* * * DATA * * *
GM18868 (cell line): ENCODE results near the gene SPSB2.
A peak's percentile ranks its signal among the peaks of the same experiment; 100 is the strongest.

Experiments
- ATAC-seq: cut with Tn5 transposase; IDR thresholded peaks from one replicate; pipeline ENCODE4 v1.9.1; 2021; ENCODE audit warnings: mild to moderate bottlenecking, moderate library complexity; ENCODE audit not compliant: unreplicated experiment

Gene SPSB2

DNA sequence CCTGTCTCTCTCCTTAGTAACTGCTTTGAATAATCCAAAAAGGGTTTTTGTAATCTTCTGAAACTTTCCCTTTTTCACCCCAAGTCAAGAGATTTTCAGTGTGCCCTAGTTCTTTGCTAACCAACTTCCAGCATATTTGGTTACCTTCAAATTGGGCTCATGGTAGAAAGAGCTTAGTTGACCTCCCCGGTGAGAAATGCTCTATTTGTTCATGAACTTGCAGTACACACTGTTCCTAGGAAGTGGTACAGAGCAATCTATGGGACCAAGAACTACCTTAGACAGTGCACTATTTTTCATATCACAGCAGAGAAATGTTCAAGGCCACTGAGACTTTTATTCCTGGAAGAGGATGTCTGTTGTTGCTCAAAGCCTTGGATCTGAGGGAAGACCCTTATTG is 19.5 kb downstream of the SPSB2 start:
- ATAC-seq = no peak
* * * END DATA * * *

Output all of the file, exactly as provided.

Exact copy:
GM18868 (cell line): ENCODE results near the gene SPSB2.
A peak's percentile ranks its signal among the peaks of the same experiment; 100 is the strongest.

Experiments
- ATAC-seq: cut with Tn5 transposase; IDR thresholded peaks from one replicate; pipeline ENCODE4 v1.9.1; 2021; ENCODE audit warnings: mild to moderate bottlenecking, moderate library complexity; ENCODE audit not compliant: unreplicated experiment

Gene SPSB2

DNA sequence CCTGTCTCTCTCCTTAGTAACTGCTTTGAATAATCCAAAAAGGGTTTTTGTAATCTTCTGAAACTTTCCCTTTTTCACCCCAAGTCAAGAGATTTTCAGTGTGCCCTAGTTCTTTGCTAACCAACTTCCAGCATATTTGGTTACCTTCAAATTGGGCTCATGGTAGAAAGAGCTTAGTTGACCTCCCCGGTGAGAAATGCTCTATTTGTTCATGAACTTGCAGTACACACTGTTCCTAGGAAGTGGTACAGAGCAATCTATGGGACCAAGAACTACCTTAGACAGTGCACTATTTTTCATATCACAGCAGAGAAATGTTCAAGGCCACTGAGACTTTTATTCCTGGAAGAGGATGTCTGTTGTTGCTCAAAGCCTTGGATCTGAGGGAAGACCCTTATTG is 19.5 kb downstream of the SPSB2 start:
- ATAC-seq = no peak